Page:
!!CENSORSHIP!! EU articles #11 and #13 just passed: 4/3/2019 14:08:40

Level 61
Let's get this straight: noone can say for sure what will happen in practice, both to independent creators and to EU Internet users in general.

Also let's get this straight: EU politicians who voted for these directives don't care about what will happen in practice, both to independent creators and to EU Internet users in general.

If you (not directed at anyone) think that the average politician's main concern is to do what's good for you then you're very naive and I hope you didn't get your voting rights yet.

Just listen to the pan-European nationalists who championed that idea, like Verhofstadt. Then compare how many times he mentions independent creators (spoiler: not many) vs how often he whines about USA having monopoly on the Internet. The only reason these directives were voted in is to tell the USA: your d*** is big, but so is ours. There is no goal other than EU having its own version of Internet.

Current anti-copyright-breach AI algorithms are not up to the job and this is a fact. Music creators are getting their own work copyright claimed. If anything, that screw should be loosened a bit, not tightened. From what I've heard most independent creators are vocal AGAINST these directives.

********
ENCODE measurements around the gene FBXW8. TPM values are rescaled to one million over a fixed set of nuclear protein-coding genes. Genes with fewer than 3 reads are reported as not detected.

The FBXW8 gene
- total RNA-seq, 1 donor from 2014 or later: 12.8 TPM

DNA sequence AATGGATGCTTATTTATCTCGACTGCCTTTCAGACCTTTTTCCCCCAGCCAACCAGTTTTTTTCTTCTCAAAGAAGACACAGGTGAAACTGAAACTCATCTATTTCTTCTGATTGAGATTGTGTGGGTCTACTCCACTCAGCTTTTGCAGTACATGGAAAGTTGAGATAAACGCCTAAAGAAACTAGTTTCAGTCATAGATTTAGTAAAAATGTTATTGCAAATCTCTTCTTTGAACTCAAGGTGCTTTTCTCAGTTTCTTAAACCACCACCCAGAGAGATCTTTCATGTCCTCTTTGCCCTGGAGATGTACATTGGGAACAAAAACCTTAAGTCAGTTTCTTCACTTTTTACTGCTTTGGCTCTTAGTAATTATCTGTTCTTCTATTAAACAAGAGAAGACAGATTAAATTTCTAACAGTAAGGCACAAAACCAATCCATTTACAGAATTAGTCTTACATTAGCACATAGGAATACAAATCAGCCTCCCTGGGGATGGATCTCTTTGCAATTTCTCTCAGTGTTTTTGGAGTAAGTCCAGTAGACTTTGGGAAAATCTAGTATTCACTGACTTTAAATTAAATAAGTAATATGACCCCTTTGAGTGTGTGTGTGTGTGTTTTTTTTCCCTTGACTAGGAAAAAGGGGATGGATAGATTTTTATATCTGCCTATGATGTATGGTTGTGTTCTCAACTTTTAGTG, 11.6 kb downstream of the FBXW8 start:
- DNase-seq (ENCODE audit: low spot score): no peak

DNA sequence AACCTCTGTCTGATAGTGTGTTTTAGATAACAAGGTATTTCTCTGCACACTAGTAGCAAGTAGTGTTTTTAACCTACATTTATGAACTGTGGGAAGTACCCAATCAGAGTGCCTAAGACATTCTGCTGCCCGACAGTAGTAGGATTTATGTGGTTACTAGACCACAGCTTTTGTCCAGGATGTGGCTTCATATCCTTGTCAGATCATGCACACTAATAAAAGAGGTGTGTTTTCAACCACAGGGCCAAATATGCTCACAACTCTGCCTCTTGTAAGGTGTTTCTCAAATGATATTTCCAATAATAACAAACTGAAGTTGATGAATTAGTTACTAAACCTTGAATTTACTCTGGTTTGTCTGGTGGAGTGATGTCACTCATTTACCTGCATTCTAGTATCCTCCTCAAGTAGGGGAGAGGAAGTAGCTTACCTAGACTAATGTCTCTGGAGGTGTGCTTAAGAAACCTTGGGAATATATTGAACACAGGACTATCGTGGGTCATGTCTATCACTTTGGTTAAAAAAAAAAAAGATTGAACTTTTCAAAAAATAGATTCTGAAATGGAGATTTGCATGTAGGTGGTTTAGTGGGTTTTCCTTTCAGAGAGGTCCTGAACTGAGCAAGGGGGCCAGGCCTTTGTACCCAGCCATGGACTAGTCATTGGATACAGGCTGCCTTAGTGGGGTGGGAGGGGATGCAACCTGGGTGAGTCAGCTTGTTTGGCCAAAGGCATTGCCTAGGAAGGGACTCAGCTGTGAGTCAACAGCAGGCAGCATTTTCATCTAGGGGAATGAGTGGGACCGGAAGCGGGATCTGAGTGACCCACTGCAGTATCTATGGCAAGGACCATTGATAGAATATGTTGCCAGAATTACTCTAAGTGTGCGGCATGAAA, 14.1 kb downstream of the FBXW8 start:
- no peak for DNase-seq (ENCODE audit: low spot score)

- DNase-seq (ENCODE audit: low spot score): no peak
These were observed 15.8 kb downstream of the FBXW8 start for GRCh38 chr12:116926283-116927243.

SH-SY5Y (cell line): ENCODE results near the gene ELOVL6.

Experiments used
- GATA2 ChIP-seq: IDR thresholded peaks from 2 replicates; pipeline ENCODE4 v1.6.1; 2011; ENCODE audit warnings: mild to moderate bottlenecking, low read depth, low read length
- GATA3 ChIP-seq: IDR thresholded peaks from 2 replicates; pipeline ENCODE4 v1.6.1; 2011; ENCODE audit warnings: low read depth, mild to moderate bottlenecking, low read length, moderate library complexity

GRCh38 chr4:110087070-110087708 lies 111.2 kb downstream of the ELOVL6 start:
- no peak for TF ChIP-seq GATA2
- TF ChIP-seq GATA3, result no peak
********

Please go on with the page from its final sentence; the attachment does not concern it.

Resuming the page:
Theoretically parodies, reviews, memes etc are exempted from these rules. In practice it doesn't matter, AI algorithms don't understand context and they definitely don't understand jokes. And they won't for a very very long time.

So what will happen now? Who knows. My personal guess is that sites like Youtube will start removing lots of content for EU viewers, just to be on the safe side. This in turn could be the first major interference of EU into its' citizens lives, telling them what Internet content they are allowed to watch. This will definitely be lots of fuel for EU-skeptics and leavers (it already is).
!!CENSORSHIP!! EU articles #11 and #13 just passed: 4/5/2019 23:11:54

Level 53
Why don't you just not allow EU visitors